Plastimo Transocean 8 Man Life Raft


Megan Jackson on RCC NZ

Russ Rimmington Report:

Russ Rimmington, (New Zealand Herald)

According to Rimmington, the yacht may have had structural problems in her hull.  She had not been out of the water for three years while sitting in port in Whangerei, New Zealand, Rimmington, a local sailor claims.  

Rimmington claims the Nina wooden hull had become "hogged" or warped, with the middle of the hull bending upwards.  This occurs when the center is more buoyant than the bow and the stern.  With excess weight on the ends, a hogged yacht begins the slow process of warping.  If left untreated, the condition may cause the hull to fail when placed under heavy stress.  The compromised hull together with the installation of a new engine may have been more than the yacht could bear in heavy seas.

Photo courtesy of Wikpedia.  The first photo is an example of sagging.  The second photo is an example of hogging.  The diagrams are exaggerated to illustrate the concepts.


Latitude 38 states:  

From Latitude 38

(Regarding a catastrophic disaster,) "the first thing that occurs to me is that there was still something wrong with the base of the foremast, and that under the tremendous compression of heavy weather, it opened up the garboards. That would sink the boat in a hurry. The second thought is that maybe one of the deformed turnbuckles had failed, causing the big aluminum main mast to fall, fill with water and, still attached to the boat, ram a big hole in the hull. Or the butt could smash a large hole in the hull. A distant third possibility is that some of the fiberglass sheathing no longer adhered to the hull and led to some kind of hull failure."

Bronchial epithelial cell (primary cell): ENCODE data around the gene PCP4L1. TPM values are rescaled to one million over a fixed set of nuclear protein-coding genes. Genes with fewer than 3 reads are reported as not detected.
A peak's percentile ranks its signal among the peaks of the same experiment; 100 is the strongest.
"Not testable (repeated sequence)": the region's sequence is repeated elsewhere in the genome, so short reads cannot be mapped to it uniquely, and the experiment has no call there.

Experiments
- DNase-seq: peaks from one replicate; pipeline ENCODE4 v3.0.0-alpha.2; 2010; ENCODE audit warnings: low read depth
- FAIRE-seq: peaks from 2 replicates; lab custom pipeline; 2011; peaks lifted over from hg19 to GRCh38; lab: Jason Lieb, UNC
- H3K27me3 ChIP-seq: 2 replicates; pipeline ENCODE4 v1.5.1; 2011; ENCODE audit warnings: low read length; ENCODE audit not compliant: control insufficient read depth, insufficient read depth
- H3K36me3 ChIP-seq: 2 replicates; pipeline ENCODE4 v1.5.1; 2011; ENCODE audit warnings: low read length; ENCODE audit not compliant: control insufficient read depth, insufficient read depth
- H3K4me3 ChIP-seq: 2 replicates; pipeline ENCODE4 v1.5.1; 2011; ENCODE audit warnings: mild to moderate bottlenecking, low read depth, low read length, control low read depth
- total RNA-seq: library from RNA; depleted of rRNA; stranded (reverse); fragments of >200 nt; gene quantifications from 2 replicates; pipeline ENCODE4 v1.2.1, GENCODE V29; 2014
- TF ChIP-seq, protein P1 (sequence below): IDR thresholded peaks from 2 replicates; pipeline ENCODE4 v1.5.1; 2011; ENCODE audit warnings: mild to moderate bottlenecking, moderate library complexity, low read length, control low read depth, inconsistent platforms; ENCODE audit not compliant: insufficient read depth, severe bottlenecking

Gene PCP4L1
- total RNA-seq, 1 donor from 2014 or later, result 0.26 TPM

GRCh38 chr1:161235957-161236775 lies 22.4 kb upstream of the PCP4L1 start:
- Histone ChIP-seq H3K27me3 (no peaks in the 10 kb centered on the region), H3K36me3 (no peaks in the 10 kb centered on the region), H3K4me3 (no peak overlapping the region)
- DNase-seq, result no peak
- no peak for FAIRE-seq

RCCNZ States:

"If it [locator beacon] had [been on] we'd know where they were within 10 to 15 minutes."

I would like to remind the RCCNZ the Grain de Soleil had a perfectly good EPIRB.  They were unable to find the boat, however, after the EPIRB stopped transmitting.  Having a water activated EPIRB would not necessarily result in an immediate find. The unit has to function, as well.  it's batteries have to be charged.  When a boats sink, the signal is lost.  Hence, if the crew did not have time to move the EPIRB to the life raft then having a locater beacon "turned on" would not have done much for anyone.

I know the RCCNZ did a great job in their search.  However, I think the EPIRB statement is callous.

Cloudsail on the Cruisers forum says it well:

"Thanks for keeping this thread open so experienced sailors can fill in some gaps in NiƱa's unfinished story. A well-tested ship, excellent crew, bad but survivable weather, scant and falliblecommunications technology all give reason for hope. Everyone feels powerless on some level which might be why you get "monday-morning quarterbacks" and those of us wishing modern technology was bigger than the sea. But when Iridium, Spot, EPIRB fail to give us answers or a direct connection to loved ones, we can still pray for God's comfort and guidance."

Tragedy Brings Change